Bad music: steel guitars
If you have ever listened to country music, you have probably heard a steel guitar. Here's Hank Williams and his band, with steel guitar briefly at 1:03. But where did the steel guitar come from?
Supposedly it was invented in Hawaii. The story goes that in the mid 1890's Joseph Kekuku, a Hawaiian schoolboy, was strolling by the railway with his guitar. He picked up a metal bolt lying by the track, and slid it along the strings of the guitar. And so the steel guitar was born. There are a number of different stories about this, of course, so probably one of them is true.
Hawaiian guitar music become popular in America in the 1930s, and I used to have a lot of 78s of it. I still have some Felix Mendelssohn in the attic somewhere. Mendelssohn (a descendent of the more illustrious classical composer of the same name) recorded many jazz 'standards' Hawaiian style. Here he is with 'I got rhythm', recorded 28 Oct. 1940. His Teddy Wilson-ish piano break is very nice, coming in at 1:10, followed shortly by the steel guitar at 1:43. Here he is again with Hawaiian war chant.
The sound found its way into country music via Alvino Rey, who is credited as the father of the pedal steel, a steel guitar played flat on its back using pedals that increase the range of the instrument. Here he is playing 'St Louis Blues', which features a talking steel guitar. Another pioneer was Herb Remington. Here he is playing Goodbye Liza Jane, and (at the age of 83) Remington Ride. Finally, Leon McAuliffe and his Western Swing Band play Panhandle Rag (January 1949).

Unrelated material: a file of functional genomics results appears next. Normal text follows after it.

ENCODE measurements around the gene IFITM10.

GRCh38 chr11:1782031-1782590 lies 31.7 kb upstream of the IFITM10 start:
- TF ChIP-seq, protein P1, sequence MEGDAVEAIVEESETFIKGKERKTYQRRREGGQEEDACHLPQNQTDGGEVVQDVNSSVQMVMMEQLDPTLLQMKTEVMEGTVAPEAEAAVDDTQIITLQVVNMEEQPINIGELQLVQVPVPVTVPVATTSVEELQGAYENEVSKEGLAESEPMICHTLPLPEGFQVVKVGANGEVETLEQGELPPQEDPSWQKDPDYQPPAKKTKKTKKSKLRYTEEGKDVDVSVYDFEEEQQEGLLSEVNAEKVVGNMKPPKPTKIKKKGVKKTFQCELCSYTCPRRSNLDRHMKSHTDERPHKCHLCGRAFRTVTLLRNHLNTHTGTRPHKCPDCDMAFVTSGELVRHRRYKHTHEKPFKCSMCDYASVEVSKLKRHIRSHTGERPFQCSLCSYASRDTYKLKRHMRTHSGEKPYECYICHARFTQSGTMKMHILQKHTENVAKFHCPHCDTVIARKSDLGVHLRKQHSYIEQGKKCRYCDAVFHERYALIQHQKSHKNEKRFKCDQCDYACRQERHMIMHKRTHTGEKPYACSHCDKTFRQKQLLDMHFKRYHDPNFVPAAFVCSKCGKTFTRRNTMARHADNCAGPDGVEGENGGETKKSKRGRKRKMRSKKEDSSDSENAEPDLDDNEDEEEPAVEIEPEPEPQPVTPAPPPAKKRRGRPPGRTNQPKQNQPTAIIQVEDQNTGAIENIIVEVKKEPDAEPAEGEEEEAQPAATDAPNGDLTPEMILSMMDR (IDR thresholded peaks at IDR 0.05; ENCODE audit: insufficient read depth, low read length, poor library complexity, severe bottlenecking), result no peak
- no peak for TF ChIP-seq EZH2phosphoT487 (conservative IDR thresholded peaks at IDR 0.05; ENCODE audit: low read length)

In more recent times we have the Junior Brown. He is famous for the excellent Highway Patrol, of which my wife has a visceral and extreme dislike. She only heard it once, many years ago, but still remembers it with hatred. Sometimes I mention its existence simply to annoy her.
Brown is also notable for Guit steel blues, although this owes more the slide guitar tradition that originated in the Mississipi delta, than to Hawaii.